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Covid-19 could level the playing field for young African researchers

Universities urged to reduce postgraduates’ isolation by riding the digital wave

The global Covid-19 pandemic has made it near-impossible for researchers to travel to conferences, sparking a wave of innovation in virtual networking. For postgraduate students in Africa, this is an opportunity to gain better access to the highly internationalised world of science, a webinar heard this week. 

The webinar, organised by the University of Cape Town on 24 August, asked whether the virtual training and conferencing push spurred by the pandemic will help or harm African postgraduates, whose ability to travel internationally before the pandemic was constrained by a lack of resources and visa problems. 

The presenters agreed that recent developments would indeed serve African postgraduate students by normalising virtual engagement—even if it was unlikely that face-to-face interactions would be replaced entirely by online technologies as a ‘new normal’ is established.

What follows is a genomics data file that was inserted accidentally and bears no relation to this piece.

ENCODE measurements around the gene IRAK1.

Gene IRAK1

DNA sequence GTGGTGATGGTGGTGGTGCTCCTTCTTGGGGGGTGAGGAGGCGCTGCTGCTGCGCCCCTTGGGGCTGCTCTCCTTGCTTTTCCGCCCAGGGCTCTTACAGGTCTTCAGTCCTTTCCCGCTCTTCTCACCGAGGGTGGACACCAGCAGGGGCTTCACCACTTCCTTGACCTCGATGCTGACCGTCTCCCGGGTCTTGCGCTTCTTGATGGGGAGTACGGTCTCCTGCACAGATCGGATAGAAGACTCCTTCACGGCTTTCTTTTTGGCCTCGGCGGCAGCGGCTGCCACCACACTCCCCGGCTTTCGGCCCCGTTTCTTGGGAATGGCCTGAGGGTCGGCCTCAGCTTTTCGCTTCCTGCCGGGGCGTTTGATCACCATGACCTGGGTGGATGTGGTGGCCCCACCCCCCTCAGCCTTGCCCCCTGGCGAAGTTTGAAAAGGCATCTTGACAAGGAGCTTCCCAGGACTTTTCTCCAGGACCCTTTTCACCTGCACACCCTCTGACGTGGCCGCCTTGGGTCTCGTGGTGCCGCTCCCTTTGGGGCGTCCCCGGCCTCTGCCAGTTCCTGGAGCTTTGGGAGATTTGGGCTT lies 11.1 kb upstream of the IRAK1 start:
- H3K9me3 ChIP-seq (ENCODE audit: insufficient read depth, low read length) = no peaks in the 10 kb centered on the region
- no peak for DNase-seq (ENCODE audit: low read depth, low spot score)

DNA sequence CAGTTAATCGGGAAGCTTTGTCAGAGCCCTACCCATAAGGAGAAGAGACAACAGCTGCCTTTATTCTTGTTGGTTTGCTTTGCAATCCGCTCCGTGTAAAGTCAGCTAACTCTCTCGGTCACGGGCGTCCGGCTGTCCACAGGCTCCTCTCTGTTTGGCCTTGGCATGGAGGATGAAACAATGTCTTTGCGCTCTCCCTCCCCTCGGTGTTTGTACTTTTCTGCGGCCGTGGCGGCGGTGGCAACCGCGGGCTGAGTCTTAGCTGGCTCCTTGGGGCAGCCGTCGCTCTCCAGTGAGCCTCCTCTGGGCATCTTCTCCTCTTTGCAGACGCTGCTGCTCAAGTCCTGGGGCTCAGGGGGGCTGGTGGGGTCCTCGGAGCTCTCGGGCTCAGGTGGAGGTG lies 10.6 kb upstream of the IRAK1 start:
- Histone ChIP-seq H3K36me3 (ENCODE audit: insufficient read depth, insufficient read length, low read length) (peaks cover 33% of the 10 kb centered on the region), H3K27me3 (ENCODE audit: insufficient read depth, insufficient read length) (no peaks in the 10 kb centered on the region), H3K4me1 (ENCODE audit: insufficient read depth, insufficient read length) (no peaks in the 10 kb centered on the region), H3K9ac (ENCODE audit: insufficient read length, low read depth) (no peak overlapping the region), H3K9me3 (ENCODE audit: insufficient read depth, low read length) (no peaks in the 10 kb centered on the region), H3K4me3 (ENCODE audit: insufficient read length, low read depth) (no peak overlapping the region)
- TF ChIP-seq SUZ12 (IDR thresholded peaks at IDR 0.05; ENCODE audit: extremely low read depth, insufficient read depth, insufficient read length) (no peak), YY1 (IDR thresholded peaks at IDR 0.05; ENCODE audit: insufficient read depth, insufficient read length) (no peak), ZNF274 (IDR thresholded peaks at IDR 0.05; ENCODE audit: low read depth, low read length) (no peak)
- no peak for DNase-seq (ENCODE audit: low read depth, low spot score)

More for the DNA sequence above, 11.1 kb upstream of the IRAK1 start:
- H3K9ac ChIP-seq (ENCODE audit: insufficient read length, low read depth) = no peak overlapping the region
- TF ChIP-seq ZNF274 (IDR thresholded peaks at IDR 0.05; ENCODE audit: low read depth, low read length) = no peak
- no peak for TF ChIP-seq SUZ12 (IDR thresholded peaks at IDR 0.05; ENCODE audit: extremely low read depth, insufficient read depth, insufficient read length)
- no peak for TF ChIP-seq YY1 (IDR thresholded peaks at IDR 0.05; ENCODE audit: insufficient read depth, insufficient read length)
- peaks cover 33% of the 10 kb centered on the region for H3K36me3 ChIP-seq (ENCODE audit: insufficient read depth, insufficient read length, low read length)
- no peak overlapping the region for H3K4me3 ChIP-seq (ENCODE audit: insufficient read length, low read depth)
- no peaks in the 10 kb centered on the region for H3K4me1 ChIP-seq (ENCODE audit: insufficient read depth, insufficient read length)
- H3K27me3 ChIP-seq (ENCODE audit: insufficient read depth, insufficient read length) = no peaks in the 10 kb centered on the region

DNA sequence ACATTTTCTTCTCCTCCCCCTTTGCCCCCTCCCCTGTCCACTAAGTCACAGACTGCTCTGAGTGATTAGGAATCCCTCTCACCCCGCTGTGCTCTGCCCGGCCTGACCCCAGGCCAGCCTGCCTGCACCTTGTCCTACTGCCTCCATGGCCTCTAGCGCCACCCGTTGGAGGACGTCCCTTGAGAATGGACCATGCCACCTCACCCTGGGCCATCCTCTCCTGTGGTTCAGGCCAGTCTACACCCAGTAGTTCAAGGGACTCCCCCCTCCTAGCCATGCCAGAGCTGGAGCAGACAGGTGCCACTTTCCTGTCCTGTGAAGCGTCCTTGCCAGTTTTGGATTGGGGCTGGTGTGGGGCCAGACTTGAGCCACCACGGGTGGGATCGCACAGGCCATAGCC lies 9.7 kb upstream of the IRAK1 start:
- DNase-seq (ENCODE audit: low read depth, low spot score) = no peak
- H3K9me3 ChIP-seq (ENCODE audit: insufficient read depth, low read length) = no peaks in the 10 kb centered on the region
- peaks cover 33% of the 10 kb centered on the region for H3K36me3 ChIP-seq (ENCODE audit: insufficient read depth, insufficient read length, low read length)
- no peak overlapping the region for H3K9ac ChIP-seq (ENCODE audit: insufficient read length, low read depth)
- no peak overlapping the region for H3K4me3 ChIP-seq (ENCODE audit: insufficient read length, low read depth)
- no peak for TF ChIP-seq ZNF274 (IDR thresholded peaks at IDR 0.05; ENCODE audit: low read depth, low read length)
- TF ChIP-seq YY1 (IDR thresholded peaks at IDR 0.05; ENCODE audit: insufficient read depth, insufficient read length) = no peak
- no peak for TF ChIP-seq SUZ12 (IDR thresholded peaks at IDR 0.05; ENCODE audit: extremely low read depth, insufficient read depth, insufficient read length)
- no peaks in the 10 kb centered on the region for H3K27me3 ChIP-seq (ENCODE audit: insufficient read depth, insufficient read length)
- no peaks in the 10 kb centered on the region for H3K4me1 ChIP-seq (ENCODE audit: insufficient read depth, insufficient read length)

“Typically, African postgraduate students get the short end of the stick, but we might be able to challenge this if we ride the digital wave. Perhaps this pandemic is exactly what we needed,” said Mamokgethi Phakeng, vice-chancellor of UCT.

Daya Reddy, a professor of computational mechanics at UCT and president of the International Science Council, said that the boom in online networking could help young African scientists tackle a challenge they face more than their peers in the global north: that of professional isolation. 

“Most of the time there is no critical mass in their institutions, and there are difficulties in being able to travel,” he said. To his mind, the Covid-19 pandemic is “an ideal opportunity” to initialise virtual peer groups that would allow young researchers around the world to support and help each other with the day-to-day challenges of postgraduate life.

According to Reddy, the global pandemic offers the academic enterprise as a whole an opportunity to evaluate the effectiveness of new ways of interacting and compare them with the old ways.

“What I hope we will arrive at is a situation where we have different ways of communicating around the world, some of which will be actual and will involve travel, but not anywhere near the extent to what has been the case,” he said.